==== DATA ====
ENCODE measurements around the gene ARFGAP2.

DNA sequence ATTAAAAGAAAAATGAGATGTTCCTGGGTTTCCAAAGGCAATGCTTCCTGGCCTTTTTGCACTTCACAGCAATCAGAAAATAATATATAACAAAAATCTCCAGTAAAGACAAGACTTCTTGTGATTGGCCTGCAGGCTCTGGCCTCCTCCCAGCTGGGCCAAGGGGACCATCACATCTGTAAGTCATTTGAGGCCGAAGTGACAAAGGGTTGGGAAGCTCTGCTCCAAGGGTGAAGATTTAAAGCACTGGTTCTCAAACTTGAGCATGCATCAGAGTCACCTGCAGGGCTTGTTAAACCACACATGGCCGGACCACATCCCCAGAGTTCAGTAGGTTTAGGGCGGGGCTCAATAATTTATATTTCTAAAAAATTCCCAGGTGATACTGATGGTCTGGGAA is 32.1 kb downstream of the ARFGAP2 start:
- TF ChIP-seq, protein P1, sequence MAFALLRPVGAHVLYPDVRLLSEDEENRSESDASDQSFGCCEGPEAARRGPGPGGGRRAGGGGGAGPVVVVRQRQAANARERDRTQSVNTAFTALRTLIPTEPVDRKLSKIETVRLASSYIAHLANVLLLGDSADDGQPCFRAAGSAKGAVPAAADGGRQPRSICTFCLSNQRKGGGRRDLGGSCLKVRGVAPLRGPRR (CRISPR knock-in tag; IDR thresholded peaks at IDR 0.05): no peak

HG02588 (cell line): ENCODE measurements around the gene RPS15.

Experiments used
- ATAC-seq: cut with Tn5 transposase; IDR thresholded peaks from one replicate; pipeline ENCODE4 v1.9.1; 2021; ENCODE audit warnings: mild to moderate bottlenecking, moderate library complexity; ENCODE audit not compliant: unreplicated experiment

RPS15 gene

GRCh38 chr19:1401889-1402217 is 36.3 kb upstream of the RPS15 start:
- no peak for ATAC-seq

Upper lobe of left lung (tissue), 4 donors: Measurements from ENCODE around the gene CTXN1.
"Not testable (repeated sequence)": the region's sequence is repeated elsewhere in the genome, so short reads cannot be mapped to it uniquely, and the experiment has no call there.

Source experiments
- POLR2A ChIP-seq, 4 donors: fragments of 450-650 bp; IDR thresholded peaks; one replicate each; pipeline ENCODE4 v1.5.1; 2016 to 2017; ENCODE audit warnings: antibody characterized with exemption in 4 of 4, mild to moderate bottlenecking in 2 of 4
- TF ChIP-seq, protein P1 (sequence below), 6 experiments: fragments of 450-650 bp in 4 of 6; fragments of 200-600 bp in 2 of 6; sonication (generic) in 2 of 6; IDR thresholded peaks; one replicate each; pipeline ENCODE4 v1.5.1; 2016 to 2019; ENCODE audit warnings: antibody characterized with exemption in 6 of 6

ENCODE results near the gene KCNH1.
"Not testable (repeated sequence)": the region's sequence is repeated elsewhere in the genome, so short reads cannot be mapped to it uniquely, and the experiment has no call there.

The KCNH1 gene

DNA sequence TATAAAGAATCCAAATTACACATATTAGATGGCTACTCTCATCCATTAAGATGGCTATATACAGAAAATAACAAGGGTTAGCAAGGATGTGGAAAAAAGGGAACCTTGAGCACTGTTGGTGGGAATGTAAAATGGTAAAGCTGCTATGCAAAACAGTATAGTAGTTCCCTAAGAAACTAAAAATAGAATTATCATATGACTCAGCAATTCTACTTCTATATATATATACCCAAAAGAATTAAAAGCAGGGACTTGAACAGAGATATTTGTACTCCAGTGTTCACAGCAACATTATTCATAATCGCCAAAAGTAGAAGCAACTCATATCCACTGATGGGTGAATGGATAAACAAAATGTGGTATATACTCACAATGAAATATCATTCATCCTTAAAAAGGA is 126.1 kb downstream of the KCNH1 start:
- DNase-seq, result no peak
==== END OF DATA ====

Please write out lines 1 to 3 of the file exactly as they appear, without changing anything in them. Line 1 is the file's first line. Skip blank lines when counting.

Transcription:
ENCODE measurements around the gene ARFGAP2.

DNA sequence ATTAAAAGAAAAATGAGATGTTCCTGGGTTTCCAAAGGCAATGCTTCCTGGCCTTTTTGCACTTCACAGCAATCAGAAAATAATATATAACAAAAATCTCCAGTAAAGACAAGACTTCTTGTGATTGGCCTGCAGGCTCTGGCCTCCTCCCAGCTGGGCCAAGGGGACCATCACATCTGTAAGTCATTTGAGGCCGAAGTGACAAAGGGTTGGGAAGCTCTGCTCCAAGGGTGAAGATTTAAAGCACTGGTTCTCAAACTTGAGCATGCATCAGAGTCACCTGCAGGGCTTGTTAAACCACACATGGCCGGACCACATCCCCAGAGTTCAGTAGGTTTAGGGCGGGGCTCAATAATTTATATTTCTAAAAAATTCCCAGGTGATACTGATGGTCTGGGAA is 32.1 kb downstream of the ARFGAP2 start:
- TF ChIP-seq, protein P1, sequence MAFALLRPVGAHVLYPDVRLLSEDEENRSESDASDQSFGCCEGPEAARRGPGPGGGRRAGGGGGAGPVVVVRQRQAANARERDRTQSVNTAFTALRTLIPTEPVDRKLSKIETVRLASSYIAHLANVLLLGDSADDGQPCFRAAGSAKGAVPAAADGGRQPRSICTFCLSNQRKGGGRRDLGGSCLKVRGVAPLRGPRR (CRISPR knock-in tag; IDR thresholded peaks at IDR 0.05): no peak